The 1980s brought another lesson: a program was unlikely to succeed if the impact of economic reforms on the poor—and resulting social unrest and opposition—was not addressed. This prompted the IMF to focus its help not only on poor countries, but also on the poor within countries. Analysis of poverty issues in Policy Framework Papers became a standard part of program negotiations. While the IMF had previously limited it role to assisting members upon request in determining the impact of adjustment policies, SAF- and ESAF-supported programs now included targeted compensatory measures for the most vulnerable populations. Programs continued to emphasize fiscal consolidation as a prerequisite for macroeconomic stability, but there were growing pledges to strengthen social spending, especially for health and education.

Experience in the 1990s showed that without strong country ownership, conditionality alone could not ensure program implementation. Although the IMF had always maintained that it supported the authorities’ economic programs (hence, “IMF-supported programs” rather than “IMF programs”), in practice, the IMF and World Bank staffs had heavy input into program design, including the drafting of the Policy Framework Papers and their social content. In response to criticism that its programs often hurt the poor, the IMF restructured the ESAF in 1999 as the Poverty Reduction and Growth Facility (with its eponymous objectives). Importantly, countries were now required to prepare their own Poverty Reduction Strategy Papers (PRSPs), with active participation of civil society and development partners. PRSPs then formed the basis of measures in PRGF programs and were considered by IMF and World Bank Executive Boards when approving concessional loans.

In the meantime, however, many low-income countries continued to accumulate debt beyond their capacity to repay. Though there had been earlier “flow” reschedulings, it was not until 1988, under the “Toronto terms” agreed by the Group of Seven (G7), that the Paris Club began offering reschedulings that reduced the present value of the debt, albeit by modest percentages. Official bilateral creditors then began extending ever more generous terms for debt relief, putting pressure on multilateral institutions, including the IMF, to follow suit.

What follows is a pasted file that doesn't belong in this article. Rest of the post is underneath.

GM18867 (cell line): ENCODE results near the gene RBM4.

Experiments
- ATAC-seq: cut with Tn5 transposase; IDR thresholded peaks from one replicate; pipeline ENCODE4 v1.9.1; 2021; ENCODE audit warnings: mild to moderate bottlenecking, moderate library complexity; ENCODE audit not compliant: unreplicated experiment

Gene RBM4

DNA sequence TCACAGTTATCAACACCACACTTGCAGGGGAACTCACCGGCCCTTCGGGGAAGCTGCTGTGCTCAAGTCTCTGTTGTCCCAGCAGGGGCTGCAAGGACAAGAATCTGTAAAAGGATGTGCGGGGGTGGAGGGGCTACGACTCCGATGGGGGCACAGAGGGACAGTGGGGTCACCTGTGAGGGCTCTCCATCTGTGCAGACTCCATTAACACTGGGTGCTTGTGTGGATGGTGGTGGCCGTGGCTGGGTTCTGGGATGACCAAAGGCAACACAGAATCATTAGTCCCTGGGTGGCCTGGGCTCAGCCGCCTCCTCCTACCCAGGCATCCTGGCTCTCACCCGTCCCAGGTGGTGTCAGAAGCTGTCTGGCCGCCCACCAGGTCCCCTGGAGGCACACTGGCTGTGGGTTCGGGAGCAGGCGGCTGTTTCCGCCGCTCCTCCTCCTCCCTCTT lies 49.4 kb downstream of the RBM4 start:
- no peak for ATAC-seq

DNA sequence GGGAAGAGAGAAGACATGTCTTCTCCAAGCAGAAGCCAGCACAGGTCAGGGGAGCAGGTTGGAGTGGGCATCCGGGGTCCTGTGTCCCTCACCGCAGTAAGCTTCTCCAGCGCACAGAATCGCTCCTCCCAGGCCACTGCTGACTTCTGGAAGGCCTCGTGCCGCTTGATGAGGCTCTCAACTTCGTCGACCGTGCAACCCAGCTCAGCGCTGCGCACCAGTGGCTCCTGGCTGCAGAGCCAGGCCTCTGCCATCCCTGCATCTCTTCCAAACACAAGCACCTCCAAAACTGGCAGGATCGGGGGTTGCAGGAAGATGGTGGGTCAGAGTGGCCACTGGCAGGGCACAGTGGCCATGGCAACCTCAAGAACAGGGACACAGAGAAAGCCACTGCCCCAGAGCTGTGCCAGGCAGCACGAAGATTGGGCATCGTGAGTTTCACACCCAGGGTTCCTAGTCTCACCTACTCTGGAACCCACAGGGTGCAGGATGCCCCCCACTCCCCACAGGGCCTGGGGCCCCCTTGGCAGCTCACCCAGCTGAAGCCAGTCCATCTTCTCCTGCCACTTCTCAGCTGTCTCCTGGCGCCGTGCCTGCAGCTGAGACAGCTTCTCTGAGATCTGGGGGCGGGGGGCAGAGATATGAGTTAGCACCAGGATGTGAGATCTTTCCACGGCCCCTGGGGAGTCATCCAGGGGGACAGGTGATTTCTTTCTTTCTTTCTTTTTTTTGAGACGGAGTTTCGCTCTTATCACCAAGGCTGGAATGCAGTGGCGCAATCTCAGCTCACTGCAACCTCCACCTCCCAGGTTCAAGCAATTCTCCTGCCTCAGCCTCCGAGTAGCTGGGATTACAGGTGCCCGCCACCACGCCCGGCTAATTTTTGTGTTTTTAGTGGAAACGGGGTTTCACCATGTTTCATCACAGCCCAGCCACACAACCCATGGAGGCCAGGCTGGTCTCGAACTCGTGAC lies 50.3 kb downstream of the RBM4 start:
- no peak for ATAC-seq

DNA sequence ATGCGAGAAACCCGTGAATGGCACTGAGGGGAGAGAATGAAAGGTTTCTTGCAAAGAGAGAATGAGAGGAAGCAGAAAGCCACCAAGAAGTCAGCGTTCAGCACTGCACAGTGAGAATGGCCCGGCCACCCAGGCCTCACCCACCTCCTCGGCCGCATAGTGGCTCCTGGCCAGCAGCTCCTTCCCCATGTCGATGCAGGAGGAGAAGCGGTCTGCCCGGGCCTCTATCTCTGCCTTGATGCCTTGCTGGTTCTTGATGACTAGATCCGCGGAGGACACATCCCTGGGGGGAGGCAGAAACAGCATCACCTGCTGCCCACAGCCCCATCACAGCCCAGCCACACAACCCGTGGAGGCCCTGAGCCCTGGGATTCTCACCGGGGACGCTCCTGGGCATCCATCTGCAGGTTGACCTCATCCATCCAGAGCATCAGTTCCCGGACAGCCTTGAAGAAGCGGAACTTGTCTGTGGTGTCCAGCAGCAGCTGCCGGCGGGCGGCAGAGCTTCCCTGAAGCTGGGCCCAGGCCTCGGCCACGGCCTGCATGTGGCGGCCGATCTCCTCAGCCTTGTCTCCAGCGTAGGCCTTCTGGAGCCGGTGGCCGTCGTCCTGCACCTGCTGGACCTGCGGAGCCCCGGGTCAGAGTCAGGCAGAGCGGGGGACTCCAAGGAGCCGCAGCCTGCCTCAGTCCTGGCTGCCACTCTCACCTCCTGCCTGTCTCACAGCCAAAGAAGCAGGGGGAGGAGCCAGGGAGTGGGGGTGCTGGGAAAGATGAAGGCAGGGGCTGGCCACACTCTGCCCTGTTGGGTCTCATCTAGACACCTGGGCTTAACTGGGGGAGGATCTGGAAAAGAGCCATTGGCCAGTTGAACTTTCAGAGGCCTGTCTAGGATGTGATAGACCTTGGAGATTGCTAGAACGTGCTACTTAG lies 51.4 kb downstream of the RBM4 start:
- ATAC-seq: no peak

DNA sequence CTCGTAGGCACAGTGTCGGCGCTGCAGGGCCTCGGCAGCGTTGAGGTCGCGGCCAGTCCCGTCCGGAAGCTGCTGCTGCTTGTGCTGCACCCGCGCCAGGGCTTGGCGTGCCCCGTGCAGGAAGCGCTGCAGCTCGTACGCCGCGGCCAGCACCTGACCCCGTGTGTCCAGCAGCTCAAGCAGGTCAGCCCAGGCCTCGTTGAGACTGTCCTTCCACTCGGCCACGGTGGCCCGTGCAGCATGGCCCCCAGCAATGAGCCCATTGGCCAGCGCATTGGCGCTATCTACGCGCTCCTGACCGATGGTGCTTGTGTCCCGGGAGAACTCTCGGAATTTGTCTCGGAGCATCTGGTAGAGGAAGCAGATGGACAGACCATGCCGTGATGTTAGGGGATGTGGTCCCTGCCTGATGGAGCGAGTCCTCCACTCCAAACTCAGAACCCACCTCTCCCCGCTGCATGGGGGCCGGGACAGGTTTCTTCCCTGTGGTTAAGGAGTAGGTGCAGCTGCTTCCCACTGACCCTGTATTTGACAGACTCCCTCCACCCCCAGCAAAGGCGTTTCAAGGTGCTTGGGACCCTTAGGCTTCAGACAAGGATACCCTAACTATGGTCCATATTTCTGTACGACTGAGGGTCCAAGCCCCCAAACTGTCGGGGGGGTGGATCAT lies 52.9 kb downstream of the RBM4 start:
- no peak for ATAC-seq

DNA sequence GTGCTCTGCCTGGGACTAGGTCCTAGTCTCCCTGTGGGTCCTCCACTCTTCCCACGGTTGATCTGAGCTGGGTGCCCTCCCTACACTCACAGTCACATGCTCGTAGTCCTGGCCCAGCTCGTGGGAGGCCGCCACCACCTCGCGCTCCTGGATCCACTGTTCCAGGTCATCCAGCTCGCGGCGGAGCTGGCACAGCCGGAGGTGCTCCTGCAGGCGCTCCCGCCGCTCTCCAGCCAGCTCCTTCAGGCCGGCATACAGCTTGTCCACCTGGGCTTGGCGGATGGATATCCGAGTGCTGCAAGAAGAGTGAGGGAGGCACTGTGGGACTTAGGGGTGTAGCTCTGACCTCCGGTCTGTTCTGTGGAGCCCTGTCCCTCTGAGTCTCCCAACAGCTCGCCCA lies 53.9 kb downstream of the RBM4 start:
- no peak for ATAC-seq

Working toward a solution

Despite the reluctance of the IMF, as a monetary institution, to countenance debt write-offs, at the 1995 Halifax Summit, the G7—itself under public pressure—tasked the Bretton Woods institutions to “develop a comprehensive approach to assist countries with multilateral debt problems.” Careful to maintain the link between financial support and implementation of sound policies, in 1996 the IMF and the World Bank developed the Heavily Indebted Poor Country (HIPC) Initiative, under which low-income countries with multi-year track records of good policies would qualify for grants in association with their concessional loans through the ESAF.

The HIPC initiative soon came under heavy criticism for “offering too little relief too slowly to too few,” with only four countries obtaining full stock of available debt relief before the end of the century. In 1999, the Bretton Woods institutions “enhanced” the Initiative by lowering the bar for judging whether debt was unsustainable and providing debt relief and grants sooner to qualifying countries. Within three years, enhanced HIPC would deliver almost US$1 billion in debt relief to 25 countries. A few years later, the Multilateral Debt Relief Initiative provided further debt relief by cancelling all debt owed by eligible countries to the IMF, the World Bank, and the African Development Fund. On January 6, 2006, the IMF delivered US$3.4 billion of debt relief to 19 countries, the first multilateral institution to do so.

By the turn of the century, the IMF’s engagement with low-income countries centered on three pillars: better funded and designed programs, debt relief to facilitate poverty reduction efforts, and technical assistance. Although the IMF had long offered technical assistance to its members, under Managing Director Michel Camdessus, the focus shifted to African countries, which by the early 2000s were receiving more than one-quarter of the IMF’s technical assistance. Camdessus made helping Africa a personal priority and his successor, Horst Köhler, stayed the course by opening the first two African Regional Technical Assistance Centers, as part of the IMF’s Africa Capacity Building Initiative in the early 2000s.